But how can God, who is all-knowing forget our sins? Wouldn't that mean he was no longer all-knowing? The fact is God chooses not to bring our sins to mind. He chooses not to remember. It is important for us to realise that we also have this ability - the ability to choose not to remember.

In our relationships with other Christians and with ourselves, we need to use this ability. In the daily affairs of life when sins are committed against us, often unintentionally, we need to forgive and choose not to think about the wrongs that have been done to us, choose not to bring them to mind. God's intention is for us to have a "fresh start" in our relationship with him and with each other.

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Saturday, November 19, 2016

Devotional Thought : Jeremiah 52:28-30

This is the number of the people Nebuchadnezzar carried into exile: in the seventh year, 3,023 Jews; in Nebuchadnezzar’s eighteenth year, 832 people from Jerusalem; in his twenty-third year, 745 Jews taken into exile by Nebuzaradan the commander of the imperial guard. There were 4,600 people in all. Jeremiah 52:28-30

Numbers of people are tricky in the Bible because sometimes they only counted adult males. In these verses 4,600 were exiled. There was a previous exile (2 Kings 14 & 16) where 10,800 were taken.

However in the three groups that returned in 586 BC, 458 BC and 444 BC the numbers were: 50,000, 5,000 and 42,000 – totalling 97,000. Even if the earlier figures were adult males and the later figures were everybody, it is still a huge increase. God grows his people numerically even in exile.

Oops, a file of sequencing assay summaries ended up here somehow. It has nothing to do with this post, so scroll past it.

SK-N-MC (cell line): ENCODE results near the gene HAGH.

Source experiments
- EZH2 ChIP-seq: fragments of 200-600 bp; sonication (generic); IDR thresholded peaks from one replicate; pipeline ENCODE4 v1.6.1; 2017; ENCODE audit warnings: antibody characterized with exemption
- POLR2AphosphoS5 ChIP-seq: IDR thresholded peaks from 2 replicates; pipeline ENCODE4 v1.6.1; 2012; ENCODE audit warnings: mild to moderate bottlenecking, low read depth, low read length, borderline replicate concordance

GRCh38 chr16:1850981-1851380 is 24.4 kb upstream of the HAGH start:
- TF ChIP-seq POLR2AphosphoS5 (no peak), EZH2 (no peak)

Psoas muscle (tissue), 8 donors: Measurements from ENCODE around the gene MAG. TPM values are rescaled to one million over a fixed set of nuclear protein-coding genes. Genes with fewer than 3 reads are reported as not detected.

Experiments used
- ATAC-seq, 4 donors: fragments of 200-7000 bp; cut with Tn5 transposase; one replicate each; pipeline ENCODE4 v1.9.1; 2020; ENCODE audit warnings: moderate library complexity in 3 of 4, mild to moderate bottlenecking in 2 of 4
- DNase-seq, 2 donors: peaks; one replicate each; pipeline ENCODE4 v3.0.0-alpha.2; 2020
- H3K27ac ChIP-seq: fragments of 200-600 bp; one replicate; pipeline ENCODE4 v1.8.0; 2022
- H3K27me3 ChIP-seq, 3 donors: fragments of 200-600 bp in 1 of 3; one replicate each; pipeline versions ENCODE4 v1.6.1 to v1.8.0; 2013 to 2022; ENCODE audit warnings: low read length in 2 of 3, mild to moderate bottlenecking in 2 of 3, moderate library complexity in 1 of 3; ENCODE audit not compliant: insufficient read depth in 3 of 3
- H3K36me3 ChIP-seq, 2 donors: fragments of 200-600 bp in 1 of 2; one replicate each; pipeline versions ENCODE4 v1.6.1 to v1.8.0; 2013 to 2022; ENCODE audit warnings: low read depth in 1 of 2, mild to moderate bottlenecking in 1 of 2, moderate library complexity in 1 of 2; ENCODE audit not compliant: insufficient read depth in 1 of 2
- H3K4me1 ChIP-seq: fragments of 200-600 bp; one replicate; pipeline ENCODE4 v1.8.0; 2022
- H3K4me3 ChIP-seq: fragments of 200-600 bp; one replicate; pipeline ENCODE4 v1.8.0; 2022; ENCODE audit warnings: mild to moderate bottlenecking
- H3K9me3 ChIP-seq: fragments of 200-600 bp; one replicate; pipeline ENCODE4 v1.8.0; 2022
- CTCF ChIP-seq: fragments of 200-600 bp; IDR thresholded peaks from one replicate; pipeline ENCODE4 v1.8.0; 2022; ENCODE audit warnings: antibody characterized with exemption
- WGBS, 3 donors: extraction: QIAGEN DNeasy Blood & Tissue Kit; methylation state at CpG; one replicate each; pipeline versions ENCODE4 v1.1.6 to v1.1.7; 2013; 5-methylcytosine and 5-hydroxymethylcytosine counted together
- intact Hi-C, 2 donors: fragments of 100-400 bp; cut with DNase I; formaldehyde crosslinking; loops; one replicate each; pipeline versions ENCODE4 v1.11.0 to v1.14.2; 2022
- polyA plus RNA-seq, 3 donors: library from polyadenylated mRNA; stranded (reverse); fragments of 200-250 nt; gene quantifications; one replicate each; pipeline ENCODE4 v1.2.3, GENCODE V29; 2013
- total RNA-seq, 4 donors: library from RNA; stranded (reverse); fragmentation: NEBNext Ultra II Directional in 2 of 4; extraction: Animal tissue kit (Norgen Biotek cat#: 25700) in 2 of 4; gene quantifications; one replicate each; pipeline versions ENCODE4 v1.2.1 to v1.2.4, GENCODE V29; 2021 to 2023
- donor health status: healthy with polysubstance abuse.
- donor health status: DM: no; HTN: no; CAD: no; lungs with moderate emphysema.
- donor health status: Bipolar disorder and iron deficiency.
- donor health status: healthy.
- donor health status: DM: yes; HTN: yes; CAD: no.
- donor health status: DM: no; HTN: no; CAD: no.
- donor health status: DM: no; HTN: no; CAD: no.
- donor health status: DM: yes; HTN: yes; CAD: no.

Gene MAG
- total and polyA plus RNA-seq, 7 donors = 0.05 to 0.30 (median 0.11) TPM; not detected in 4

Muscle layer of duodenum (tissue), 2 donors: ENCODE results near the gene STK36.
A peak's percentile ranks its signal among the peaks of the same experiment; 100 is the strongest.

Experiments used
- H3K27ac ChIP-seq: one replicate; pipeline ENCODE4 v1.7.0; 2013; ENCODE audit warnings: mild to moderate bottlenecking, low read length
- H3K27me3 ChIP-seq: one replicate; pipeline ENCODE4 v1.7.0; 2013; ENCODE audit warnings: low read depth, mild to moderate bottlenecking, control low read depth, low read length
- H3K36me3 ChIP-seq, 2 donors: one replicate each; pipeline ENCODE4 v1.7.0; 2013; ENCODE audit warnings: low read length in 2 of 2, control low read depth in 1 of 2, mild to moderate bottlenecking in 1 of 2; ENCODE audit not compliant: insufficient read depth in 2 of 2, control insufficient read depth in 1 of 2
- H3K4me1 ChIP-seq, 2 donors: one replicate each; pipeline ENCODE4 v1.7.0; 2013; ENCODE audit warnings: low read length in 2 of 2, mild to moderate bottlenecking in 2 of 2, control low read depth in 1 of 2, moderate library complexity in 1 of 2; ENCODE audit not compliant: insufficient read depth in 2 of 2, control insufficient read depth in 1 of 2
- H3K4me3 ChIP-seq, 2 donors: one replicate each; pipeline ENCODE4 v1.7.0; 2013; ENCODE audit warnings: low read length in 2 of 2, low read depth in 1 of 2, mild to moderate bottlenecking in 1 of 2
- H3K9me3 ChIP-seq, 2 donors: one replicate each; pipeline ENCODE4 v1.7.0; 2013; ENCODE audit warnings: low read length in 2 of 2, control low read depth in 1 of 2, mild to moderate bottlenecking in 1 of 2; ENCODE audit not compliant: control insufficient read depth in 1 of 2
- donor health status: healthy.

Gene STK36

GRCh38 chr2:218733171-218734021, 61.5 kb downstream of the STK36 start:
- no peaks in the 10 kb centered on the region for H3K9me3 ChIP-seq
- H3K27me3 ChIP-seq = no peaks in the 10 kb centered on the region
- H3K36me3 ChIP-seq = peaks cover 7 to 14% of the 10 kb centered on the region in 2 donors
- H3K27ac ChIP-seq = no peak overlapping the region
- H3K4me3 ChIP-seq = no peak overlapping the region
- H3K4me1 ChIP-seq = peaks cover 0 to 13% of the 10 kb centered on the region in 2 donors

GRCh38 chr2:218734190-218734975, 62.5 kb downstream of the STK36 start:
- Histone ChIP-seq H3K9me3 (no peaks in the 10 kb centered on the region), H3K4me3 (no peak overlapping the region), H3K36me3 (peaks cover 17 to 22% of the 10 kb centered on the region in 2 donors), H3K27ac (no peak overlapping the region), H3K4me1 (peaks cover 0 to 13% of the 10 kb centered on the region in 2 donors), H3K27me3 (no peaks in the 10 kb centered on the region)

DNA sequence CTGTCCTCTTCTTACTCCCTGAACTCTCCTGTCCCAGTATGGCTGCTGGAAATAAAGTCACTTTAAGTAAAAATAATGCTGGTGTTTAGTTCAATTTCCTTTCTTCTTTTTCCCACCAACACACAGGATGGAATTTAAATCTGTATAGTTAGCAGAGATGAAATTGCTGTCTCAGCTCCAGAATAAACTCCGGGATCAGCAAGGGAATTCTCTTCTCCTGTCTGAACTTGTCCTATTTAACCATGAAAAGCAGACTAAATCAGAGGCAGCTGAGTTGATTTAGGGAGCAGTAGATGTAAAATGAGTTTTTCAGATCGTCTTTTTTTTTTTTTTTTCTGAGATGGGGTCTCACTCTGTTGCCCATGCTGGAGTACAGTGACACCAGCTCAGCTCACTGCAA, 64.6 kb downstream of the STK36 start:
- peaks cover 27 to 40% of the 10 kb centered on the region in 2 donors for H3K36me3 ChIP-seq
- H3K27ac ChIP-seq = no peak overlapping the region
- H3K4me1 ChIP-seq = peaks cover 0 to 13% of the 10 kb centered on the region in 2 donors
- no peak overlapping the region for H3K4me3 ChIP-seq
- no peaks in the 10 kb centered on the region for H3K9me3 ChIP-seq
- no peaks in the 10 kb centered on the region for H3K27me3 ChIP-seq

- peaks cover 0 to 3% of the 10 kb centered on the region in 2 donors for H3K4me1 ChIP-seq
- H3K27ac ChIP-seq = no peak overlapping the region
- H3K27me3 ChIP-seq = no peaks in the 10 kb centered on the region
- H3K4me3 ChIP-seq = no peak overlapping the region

It's also a picture of what God does spiritually. Historically whenever the church is persecuted it grows. It's in the pressure times we get serious about our faith. We are faced with the difficult questions of suffering and hardship and we want answers. Our faith is meaningless if it doesn't stand up to real life issues.

Job never discovers the reason for his suffering, though we are given a glimpse (Job 1 & 2). Job wrestles with a sense of betrayal and abandonment yet in the end he discovers a deeper relationship with God and accepts his Sovereignty.

God's view of suffering is different to ours. He seems to think, if suffering brings us to a deeper relationship with himself, it's worth it. He knows all suffering is temporal and limited. This order of things with death, mourning, crying and pain will pass away (Revelation 21:4). In the meantime we can trust him to strengthen us so we can grow during difficult times.